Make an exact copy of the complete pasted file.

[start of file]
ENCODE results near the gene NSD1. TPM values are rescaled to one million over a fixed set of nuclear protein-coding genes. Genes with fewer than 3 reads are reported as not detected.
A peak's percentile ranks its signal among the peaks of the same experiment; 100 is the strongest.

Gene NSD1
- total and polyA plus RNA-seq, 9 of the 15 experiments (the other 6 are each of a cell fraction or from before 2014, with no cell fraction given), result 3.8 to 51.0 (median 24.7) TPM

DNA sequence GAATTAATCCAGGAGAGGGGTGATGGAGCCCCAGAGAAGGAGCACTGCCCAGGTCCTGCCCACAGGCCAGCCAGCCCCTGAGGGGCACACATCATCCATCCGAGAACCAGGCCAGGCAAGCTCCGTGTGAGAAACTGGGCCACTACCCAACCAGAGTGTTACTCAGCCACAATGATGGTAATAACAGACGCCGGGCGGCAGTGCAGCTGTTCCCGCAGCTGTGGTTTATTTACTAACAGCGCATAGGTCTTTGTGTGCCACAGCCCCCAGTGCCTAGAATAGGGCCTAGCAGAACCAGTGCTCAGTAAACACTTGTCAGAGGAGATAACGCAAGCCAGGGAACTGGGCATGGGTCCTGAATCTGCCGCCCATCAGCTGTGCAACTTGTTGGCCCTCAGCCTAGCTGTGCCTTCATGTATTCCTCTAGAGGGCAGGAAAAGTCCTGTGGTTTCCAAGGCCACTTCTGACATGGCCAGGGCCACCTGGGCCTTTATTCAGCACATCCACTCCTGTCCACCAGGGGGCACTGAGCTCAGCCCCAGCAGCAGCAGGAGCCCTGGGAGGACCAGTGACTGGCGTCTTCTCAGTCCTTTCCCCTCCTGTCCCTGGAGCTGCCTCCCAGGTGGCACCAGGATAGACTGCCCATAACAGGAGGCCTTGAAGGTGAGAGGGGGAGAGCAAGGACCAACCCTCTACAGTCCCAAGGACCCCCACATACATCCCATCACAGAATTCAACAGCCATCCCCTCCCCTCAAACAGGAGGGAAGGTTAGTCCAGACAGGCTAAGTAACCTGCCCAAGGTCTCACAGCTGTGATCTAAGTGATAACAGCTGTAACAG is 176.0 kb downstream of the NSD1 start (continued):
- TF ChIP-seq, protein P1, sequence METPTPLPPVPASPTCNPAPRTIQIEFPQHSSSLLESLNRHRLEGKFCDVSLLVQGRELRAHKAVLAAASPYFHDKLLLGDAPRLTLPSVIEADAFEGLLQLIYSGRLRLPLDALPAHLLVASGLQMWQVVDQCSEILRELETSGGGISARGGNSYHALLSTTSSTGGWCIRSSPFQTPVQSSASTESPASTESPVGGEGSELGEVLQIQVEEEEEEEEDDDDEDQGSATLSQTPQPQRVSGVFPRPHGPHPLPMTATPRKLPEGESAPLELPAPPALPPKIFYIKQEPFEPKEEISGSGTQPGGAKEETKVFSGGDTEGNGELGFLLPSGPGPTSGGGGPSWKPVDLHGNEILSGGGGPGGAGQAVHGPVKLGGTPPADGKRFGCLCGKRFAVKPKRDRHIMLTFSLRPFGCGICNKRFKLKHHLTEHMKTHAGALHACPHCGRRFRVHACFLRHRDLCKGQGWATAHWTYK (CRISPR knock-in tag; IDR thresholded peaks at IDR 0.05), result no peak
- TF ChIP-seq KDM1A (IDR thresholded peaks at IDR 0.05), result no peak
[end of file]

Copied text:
ENCODE results near the gene NSD1. TPM values are rescaled to one million over a fixed set of nuclear protein-coding genes. Genes with fewer than 3 reads are reported as not detected.
A peak's percentile ranks its signal among the peaks of the same experiment; 100 is the strongest.

Gene NSD1
- total and polyA plus RNA-seq, 9 of the 15 experiments (the other 6 are each of a cell fraction or from before 2014, with no cell fraction given), result 3.8 to 51.0 (median 24.7) TPM

DNA sequence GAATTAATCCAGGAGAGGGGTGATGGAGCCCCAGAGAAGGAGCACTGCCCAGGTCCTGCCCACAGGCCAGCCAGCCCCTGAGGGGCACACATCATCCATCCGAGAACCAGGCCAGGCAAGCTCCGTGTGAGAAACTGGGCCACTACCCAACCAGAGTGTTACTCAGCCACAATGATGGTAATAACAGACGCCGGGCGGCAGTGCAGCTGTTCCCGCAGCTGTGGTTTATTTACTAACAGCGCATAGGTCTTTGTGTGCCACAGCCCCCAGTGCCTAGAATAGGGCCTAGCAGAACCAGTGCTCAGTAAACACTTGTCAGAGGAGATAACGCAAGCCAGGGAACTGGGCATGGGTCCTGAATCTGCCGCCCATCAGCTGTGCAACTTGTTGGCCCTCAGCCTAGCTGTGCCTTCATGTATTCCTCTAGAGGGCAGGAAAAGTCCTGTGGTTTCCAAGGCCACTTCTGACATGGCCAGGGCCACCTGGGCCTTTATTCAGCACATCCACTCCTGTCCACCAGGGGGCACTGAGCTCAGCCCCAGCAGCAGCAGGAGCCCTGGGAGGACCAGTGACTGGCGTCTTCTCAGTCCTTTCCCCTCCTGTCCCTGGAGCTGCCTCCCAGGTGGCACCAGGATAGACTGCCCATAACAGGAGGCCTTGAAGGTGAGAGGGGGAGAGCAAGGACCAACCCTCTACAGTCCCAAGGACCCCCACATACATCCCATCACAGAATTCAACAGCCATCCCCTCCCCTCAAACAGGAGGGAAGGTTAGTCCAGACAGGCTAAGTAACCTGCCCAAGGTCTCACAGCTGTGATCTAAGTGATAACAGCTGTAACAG is 176.0 kb downstream of the NSD1 start (continued):
- TF ChIP-seq, protein P1, sequence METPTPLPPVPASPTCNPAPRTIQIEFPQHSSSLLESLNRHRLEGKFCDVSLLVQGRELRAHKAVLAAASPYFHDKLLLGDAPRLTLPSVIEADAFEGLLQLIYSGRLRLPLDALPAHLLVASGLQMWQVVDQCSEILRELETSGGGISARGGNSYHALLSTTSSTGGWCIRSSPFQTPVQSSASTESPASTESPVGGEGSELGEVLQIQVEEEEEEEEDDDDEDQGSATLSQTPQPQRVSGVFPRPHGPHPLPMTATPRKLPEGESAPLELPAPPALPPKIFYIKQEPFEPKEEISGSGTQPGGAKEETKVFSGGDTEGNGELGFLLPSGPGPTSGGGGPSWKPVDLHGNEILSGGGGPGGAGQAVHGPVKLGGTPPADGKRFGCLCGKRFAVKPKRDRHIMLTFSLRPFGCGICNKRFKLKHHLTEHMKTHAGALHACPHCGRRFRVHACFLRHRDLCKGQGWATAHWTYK (CRISPR knock-in tag; IDR thresholded peaks at IDR 0.05), result no peak
- TF ChIP-seq KDM1A (IDR thresholded peaks at IDR 0.05), result no peak